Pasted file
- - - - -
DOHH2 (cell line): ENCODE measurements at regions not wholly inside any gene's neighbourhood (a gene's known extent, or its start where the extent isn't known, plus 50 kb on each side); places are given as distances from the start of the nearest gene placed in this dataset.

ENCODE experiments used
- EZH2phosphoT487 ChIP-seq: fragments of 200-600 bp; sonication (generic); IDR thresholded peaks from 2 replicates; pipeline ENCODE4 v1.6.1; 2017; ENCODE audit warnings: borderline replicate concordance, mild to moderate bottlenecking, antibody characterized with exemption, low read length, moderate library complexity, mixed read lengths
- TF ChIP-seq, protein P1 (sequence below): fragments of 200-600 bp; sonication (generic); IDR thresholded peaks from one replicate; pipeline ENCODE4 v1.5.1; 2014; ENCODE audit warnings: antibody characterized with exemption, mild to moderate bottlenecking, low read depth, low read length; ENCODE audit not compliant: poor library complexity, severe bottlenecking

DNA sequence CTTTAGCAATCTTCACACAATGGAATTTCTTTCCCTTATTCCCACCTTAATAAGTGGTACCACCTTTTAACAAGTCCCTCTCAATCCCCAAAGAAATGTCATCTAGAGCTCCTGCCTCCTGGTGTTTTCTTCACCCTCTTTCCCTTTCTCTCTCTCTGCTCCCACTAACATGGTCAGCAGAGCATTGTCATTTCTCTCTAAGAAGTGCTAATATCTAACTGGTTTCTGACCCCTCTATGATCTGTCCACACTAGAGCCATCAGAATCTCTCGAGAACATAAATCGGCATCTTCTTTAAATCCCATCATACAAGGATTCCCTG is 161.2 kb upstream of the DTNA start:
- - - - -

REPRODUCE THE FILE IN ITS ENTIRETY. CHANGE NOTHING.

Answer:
DOHH2 (cell line): ENCODE measurements at regions not wholly inside any gene's neighbourhood (a gene's known extent, or its start where the extent isn't known, plus 50 kb on each side); places are given as distances from the start of the nearest gene placed in this dataset.

ENCODE experiments used
- EZH2phosphoT487 ChIP-seq: fragments of 200-600 bp; sonication (generic); IDR thresholded peaks from 2 replicates; pipeline ENCODE4 v1.6.1; 2017; ENCODE audit warnings: borderline replicate concordance, mild to moderate bottlenecking, antibody characterized with exemption, low read length, moderate library complexity, mixed read lengths
- TF ChIP-seq, protein P1 (sequence below): fragments of 200-600 bp; sonication (generic); IDR thresholded peaks from one replicate; pipeline ENCODE4 v1.5.1; 2014; ENCODE audit warnings: antibody characterized with exemption, mild to moderate bottlenecking, low read depth, low read length; ENCODE audit not compliant: poor library complexity, severe bottlenecking

DNA sequence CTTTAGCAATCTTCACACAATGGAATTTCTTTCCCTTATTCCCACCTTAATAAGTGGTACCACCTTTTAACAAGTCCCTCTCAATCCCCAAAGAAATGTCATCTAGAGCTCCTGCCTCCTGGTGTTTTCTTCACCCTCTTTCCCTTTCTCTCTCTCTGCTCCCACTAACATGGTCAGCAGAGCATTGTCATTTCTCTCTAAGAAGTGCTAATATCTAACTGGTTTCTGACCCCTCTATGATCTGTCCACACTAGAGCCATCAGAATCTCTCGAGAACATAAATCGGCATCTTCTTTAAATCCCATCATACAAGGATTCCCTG is 161.2 kb upstream of the DTNA start: